Compulsion (1959 film)
Theatrical release poster
|Directed by||Richard Fleischer|
|Produced by||Richard D. Zanuck|
|Screenplay by||Richard Murphy|
by Meyer Levin
|Music by||Lionel Newman|
|Cinematography||William C. Mellor|
|Edited by||William H. Reynolds|
|Distributed by||20th Century Fox|
99 minutes (FMC Library Print)
|Box office||$1.8 million (est. US/ Canada rentals)|
Compulsion is a 1959 American crime drama film directed by Richard Fleischer. The film is based on the 1956 novel of the same name by Meyer Levin, which in turn was a fictionalized account of the Leopold and Loeb murder trial. It was the first film produced by Richard D. Zanuck.
Close friends Judd Steiner (based on Nathan Leopold and played by Dean Stockwell) and Artie Strauss (based on Richard Loeb and played by Bradford Dillman) kill a boy on his way home from school in order to commit the "perfect crime". Strauss tries to cover it up, but they are caught when police find a key piece of evidence — Steiner's glasses, which he inadvertently left at the scene of the crime. Famed attorney Jonathan Wilk (based on Clarence Darrow and played by Orson Welles) takes their case, saving them from hanging by making an impassioned closing argument against capital punishment.
- Orson Welles as Jonathan Wilk
- Diane Varsi as Ruth Evans
- Dean Stockwell as Judd Steiner
- Bradford Dillman as Artie Strauss
- E. G. Marshall as District Attorney Harold Horn
- Martin Milner as Sid Brooks
- Richard Anderson as Max Steiner
- Robert F. Simon as Police Lt. Johnson
- Edward Binns as Tom Daly
- Robert Burton as Charles Straus
- Wilton Graff as Mr. Steiner
- Louise Lorimer as Strauss's mother
- Gavin MacLeod as Padua – Horn's Assistant
- Terry Becker as Angry Reporter (uncredited)
Welles, whose recent thriller Touch of Evil was overlooked in America (though appreciated in Europe), was bitter at not being selected to direct Compulsion. His time on the set was tense, and he threw frequent tantrums.
In the early 1950s, Meyer Levin visited Nathan Leopold in prison and requested that Leopold cooperate with him on writing a novel based on the murder (the other murderer, Richard Loeb, was dead at that point). Leopold declined saying he didn't wish his story told in fictionalized form but asked Levin if he could help him write his memoir. Levin was unhappy with that suggestion and wrote the novel anyway, releasing it in 1956. The novel was called Compulsion, the book the film is based on. Leopold would read the book and reportedly didn't like it. Leopold later wrote that reading the book made him "physically sick ... More than once I had to lay the book down and wait for the nausea to subside. I felt as I suppose a man would feel if he were exposed stark-naked under a strong spotlight before a large audience."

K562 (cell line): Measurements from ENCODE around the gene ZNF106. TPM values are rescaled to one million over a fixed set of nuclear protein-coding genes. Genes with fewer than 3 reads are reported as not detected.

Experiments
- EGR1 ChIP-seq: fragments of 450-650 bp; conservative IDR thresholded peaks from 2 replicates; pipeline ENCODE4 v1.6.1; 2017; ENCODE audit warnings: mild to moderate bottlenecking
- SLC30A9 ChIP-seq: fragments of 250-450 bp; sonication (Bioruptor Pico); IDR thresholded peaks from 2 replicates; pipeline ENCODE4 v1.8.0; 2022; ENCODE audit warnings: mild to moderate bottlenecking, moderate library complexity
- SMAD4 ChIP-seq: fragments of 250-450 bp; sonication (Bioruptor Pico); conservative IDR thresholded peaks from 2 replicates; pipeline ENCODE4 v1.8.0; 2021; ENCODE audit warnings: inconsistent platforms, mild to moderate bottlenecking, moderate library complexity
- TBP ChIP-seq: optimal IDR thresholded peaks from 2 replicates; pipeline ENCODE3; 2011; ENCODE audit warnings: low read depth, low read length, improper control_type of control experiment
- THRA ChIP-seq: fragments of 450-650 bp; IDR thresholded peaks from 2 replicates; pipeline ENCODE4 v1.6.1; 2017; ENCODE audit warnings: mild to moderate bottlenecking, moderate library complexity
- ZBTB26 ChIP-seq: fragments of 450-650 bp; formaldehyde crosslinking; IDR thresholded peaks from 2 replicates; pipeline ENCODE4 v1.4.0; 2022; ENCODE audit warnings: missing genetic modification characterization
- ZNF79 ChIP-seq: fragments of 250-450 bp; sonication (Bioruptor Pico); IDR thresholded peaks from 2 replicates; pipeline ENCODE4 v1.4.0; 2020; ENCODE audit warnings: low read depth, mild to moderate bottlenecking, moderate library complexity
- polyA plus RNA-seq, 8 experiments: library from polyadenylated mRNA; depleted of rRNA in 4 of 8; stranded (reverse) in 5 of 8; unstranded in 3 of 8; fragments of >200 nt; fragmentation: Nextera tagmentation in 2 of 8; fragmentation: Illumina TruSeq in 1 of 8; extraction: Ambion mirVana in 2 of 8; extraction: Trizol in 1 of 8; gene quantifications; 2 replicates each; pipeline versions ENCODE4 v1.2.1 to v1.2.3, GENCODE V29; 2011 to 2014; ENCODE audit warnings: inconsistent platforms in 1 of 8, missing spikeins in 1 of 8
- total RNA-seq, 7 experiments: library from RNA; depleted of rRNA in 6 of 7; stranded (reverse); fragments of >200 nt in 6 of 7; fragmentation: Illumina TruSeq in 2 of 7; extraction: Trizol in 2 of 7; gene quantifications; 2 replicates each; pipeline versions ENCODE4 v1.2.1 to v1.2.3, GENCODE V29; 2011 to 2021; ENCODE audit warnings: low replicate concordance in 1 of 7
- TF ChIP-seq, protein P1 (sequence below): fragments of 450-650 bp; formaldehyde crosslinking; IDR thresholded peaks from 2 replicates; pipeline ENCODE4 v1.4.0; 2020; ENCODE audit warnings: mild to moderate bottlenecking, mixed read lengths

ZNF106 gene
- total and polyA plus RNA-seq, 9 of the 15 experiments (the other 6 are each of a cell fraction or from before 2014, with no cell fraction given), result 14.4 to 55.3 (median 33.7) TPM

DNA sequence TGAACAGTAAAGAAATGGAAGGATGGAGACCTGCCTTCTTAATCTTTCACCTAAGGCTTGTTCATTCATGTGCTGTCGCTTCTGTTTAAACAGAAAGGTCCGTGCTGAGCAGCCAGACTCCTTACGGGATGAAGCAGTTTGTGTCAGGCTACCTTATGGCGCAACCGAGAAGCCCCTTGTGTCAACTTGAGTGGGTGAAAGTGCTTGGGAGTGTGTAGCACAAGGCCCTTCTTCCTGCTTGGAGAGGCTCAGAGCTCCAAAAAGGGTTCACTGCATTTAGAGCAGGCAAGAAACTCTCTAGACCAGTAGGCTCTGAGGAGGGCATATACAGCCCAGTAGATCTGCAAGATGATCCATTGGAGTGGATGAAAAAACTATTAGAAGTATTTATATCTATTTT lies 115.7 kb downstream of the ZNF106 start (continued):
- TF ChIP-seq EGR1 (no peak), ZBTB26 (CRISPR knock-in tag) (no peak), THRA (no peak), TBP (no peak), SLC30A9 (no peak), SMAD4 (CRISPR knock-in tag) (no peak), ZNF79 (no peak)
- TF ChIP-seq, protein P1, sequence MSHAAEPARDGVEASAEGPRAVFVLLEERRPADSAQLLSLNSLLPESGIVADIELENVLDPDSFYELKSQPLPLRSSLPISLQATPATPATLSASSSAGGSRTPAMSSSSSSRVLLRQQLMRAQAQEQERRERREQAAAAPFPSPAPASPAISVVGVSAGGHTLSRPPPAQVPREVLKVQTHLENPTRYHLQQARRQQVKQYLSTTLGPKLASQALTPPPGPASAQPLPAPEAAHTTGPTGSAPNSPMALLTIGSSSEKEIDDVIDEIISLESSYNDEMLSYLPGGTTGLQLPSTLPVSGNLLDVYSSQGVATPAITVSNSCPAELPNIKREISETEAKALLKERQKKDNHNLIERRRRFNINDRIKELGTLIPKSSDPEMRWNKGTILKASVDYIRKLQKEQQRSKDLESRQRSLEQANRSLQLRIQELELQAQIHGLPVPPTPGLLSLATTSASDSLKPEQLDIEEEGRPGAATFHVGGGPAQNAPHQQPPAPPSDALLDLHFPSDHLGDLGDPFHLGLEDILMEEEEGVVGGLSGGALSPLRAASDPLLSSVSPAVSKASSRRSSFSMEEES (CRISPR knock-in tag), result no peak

In 1959, Leopold sought unsuccessfully to block production of the film on the grounds that Levin's book had invaded his privacy, defamed him, profited from his life story, and "intermingled fact and fiction to such an extent that they were indistinguishable." Eventually the Illinois Supreme Court ruled against him, noting that Leopold, as the self-confessed perpetrator of the "crime of the century" could not reasonably demonstrate that Levin's book had damaged his reputation.
At the 1959 Cannes Film Festival, Dillman, Stockwell, and Welles won the Best Actor Award. The film was nominated for the BAFTA best picture of the year, Richard Fleischer was nominated for best director by Directors Guild of America, and Richard Murphy was nominated for best screenplay by the Writers Guild of America.
- Solomon, Aubrey. Twentieth Century Fox: A Corporate and Financial History (The Scarecrow Filmmakers Series). Lanham, Maryland: Scarecrow Press, 1989. ISBN 978-0-8108-4244-1. p252
- "1959: Probable Domestic Take", Variety, 6 January 1960 p 34
- Jake Hinkson (October 19, 2012). "Leopold and Loeb Still Fascinate 90 Years Later". criminalelement.com. Retrieved October 23, 2012.
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- In Nathan Leopold's Own Words.UMKC archive. Retrieved August 1, 2014.
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- Leopold v. Levin, et al. (Supreme Court of Illinois 1970). Text
- Leopold v. Levin, 259 N.E.2d 250, 255–56 (Ill. 1970); GERTZ, supra note 48, at 166.
- Larson EJ. Murder Will Out: Rethinking the Right of Publicity Through One Classic Case. Rutgers Law Review archive Archived July 7, 2010, at the Wayback Machine. Retrieved February 11, 2015.
- "Festival de Cannes: Compulsion". festival-cannes.com. Retrieved 2009-02-14.
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